It’s also a spry enough pace to offset Junior Denby’s typically lackadaisical delivery, a distinctive character trait of his rather than a character flaw. His sleepy vocals have already become a group trademark and so it was up to the group – whichever group this actually was – to make sure that it didn’t put the listener to sleep in the process.

As a result their quickened introduction, which gets repeated throughout the song in between the stanzas, is like a shot of concentrated caffeine behind Denby whose stuffy nasal baritone was more like vocal melatonin.

That works fine here, but it wouldn’t mean all that much had Please Baby Please not had such an interesting way of describing what was essentially a standard situation of a guy bemoaning his lost love. Rather than stick entirely with simple phrases and thoughts to express his dismay, Glover gives Denby a few more colorful metaphors to try and convey just how broken up he is over this girl’s departure which if nothing else get you to contemplate his situation more than if he were just using the same “woe is me” techniques of a hundred other likeminded songs.

With its sparse arrangement featuring a bluesy guitar break rather than the more common sax or piano – or for that matter, a vocal bridge by another member, since the other members were currently pooling their last sixty two cents to buy a can of pork and beans to share for dinner somewhere in Virginia – this record has a much more haunting atmosphere than most vocal group offerings.

As Denby starts repeating “Pleeeeeease baby” down the stretch while the make believe “Swallows” deliver their stuttering vocals behind him as if calling out from a darkened room, the bleak environment that Glover wanted to project is complete.

It may not be a very commercial song, and of course it’s hardly a very honest depiction of the group in question, but it’s definitely interesting, even without knowing the behind the scenes machinations that went with it.


My Brain Is Spinning Around
The kicker to this story is that Henry Glover didn’t even bother to explain to Junior Denby the situation, or try and offer up some flimsy excuse that would justify him going behind The Swallows back like this.

In fact, Denby was surprised to later learn this went out under their group name even though his friends IN the group were not involved in any way.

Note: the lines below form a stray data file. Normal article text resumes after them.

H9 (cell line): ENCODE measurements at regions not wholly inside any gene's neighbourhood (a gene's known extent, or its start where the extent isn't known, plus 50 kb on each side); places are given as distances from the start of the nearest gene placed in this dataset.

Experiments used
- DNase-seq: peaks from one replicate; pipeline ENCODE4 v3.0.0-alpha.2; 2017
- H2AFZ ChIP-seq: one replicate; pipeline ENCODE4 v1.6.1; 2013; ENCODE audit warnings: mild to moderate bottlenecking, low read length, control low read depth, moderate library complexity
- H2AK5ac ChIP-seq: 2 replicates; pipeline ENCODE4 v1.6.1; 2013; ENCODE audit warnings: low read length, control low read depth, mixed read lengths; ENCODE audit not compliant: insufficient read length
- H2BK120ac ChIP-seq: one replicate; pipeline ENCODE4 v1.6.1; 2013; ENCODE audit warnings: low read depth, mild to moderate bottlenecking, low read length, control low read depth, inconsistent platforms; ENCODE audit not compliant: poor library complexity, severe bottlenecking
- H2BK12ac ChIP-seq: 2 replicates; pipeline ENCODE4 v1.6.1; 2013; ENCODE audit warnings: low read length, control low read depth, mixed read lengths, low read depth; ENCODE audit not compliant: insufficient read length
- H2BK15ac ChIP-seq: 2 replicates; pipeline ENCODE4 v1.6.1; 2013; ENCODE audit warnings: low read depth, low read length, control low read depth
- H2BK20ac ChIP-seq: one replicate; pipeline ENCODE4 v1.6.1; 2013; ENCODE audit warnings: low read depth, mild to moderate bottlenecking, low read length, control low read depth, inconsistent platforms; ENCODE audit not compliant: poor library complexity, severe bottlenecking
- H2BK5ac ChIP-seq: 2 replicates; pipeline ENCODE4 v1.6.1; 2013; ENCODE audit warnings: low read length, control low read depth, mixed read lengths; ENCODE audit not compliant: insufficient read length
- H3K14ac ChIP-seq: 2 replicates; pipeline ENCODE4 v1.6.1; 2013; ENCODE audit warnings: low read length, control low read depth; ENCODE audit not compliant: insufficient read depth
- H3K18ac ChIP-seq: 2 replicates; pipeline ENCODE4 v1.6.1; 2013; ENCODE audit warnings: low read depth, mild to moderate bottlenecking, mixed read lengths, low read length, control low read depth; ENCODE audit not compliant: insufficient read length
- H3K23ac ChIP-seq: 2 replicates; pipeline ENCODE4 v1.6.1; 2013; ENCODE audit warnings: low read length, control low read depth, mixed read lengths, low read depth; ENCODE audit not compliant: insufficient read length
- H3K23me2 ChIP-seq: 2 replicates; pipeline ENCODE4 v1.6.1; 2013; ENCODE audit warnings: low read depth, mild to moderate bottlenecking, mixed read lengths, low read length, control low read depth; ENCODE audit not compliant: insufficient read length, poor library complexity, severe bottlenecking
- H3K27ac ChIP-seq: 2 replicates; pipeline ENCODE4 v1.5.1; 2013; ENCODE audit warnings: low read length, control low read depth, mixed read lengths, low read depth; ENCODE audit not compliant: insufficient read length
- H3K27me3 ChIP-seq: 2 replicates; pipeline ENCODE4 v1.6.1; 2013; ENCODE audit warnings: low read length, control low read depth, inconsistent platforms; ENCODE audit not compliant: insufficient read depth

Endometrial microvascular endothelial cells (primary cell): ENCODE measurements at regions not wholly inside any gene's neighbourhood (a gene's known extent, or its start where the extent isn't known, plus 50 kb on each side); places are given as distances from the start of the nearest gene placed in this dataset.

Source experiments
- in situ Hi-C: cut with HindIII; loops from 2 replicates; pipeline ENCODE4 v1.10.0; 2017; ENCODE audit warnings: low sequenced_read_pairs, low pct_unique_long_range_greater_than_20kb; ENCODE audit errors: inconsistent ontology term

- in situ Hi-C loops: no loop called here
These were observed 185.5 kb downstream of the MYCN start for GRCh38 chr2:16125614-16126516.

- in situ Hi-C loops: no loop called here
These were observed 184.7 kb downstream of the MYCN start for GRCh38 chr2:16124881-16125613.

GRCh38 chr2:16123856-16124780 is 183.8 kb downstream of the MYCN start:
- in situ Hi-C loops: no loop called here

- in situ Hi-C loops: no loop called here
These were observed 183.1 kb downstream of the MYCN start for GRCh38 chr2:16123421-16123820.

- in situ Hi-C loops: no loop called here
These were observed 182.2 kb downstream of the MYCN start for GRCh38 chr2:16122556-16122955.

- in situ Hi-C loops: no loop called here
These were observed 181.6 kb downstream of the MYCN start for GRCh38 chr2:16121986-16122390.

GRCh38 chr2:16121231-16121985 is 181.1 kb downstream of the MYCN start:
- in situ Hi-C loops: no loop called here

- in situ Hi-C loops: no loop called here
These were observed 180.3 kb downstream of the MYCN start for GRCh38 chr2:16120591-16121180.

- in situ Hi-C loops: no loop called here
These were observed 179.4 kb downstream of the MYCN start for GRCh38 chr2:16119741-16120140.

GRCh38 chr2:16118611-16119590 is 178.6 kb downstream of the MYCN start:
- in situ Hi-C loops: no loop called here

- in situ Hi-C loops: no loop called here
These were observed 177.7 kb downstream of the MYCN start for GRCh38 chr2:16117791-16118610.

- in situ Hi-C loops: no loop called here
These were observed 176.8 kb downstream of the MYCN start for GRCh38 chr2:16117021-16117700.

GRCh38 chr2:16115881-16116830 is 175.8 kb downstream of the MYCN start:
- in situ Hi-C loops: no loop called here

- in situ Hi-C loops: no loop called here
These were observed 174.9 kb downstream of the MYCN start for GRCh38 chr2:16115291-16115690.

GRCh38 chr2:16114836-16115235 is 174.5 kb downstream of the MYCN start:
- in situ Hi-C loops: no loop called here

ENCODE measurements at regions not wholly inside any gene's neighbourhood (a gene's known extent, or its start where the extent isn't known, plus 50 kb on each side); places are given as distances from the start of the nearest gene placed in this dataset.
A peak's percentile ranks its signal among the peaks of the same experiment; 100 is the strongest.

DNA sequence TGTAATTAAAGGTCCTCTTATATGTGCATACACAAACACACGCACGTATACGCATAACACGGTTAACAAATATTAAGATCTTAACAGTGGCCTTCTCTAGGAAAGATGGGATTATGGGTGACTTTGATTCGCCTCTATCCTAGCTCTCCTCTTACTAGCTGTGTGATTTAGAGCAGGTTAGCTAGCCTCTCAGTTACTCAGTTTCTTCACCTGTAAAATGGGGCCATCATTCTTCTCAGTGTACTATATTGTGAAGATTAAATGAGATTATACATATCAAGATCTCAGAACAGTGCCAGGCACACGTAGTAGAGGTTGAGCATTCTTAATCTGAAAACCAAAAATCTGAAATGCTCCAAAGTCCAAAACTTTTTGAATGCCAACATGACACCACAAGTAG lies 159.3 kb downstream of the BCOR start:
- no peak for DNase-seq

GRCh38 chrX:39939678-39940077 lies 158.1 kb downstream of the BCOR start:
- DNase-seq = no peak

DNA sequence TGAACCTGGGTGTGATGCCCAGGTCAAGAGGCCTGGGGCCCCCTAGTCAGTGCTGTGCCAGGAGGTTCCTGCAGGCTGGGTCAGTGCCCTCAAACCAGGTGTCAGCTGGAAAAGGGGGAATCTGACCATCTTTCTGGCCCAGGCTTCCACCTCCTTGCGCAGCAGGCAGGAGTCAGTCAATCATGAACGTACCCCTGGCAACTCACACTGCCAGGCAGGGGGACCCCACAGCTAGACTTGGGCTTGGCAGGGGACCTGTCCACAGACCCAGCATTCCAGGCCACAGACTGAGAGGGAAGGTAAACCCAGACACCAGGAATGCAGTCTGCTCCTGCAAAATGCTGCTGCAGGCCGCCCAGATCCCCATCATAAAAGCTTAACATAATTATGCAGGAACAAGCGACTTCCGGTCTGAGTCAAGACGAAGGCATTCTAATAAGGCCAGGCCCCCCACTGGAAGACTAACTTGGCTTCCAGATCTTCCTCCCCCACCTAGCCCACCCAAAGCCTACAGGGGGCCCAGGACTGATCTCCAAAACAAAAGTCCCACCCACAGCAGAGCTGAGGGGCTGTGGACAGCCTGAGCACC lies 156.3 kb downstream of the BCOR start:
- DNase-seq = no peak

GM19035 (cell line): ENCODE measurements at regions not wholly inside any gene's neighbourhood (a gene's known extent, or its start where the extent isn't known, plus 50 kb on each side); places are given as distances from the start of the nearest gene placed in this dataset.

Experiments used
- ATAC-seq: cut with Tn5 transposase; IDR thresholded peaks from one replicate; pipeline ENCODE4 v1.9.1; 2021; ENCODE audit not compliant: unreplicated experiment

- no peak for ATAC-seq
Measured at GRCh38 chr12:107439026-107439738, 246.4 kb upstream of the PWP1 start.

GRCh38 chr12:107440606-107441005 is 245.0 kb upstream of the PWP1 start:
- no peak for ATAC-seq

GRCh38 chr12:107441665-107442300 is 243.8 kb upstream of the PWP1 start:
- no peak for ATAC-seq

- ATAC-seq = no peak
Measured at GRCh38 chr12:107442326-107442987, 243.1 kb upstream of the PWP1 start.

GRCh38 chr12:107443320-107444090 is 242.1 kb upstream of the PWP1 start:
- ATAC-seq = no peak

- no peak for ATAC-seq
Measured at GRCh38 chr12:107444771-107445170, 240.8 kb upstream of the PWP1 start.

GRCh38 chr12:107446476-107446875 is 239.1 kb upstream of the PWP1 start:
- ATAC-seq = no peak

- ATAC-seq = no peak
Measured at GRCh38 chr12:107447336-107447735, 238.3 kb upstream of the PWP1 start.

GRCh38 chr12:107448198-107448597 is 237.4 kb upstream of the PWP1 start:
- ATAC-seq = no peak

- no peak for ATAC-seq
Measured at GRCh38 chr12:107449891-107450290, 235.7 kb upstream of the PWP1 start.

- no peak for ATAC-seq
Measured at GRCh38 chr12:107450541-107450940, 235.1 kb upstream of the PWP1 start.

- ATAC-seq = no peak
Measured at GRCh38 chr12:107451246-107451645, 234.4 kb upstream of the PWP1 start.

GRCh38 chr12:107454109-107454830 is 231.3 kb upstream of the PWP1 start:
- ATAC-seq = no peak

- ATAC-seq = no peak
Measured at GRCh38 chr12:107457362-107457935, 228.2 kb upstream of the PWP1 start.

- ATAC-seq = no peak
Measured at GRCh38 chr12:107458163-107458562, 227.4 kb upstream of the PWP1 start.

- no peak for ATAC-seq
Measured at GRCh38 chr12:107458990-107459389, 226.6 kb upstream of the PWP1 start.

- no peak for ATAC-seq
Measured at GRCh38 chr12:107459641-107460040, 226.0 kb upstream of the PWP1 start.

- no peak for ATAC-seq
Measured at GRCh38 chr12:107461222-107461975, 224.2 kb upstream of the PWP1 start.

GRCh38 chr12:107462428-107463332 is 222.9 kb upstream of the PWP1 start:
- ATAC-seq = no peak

Obviously he didn’t see the promo release meant for the disc jockeys which actually played UP these circumstances (with a notable omission regarding the group itself)… no doubt in an effort to earn spins from patriotic radio stations supporting a dedicated soldier!

Whatever hurt feelings Please Baby Please may have caused within the group certainly wasn’t HIS fault, but the fallout was that Eddie Rich, still thinking The Swallows were going to have a long career as one of King Records’ favored groups, turned down the chance to replace Clyde McPhatter in The Dominoes (though considering Billy Ward’s tyrannically reign was getting more heavy-handed by the day, maybe that was for the best… the job went to Jackie Wilson though, who didn’t do too bad as a result).

When Denby got out of the service it was Bunky Mack’s turn to get kidnapped by Uncle Sam, leaving another gaping hole in The Swallows who now were also without a contract, as King had unceremoniously dropped them altogether, even though the company DID get Denby to come back for a solo session.

Not surprisingly he soon quit the business altogether when he discovered that King Records had stolen his writing royalties. Meanwhile The Swallows – who we’re far from done with around here – carried on with other singers for other labels but never regained the status they enjoyed before everybody involved with them did them wrong. An all too typical story in an industry known for these types of heinous acts.

If there are heroes and villains in every story, it’s clear that the good guys are the group members themselves who dutifully followed orders given to them by a succession of bad guys which naturally include the unethical United States government and the equally disreputable record company machinery, both of whom treated other human beings as little more than pawns to move around a chessboard for their own benefit.

Yet somehow in this backwards world in which we live we’re expected to salute the flag and praise King Records for being one of the top independent labels in rock history.

If the Marines gave Denby a machine gun and ammunition while forcing him to play solider against his will, I can think of a few easy and deserving targets for him to practice shooting at.


(Visit the Artist page of The Swallows for the complete archive of their records reviewed to date)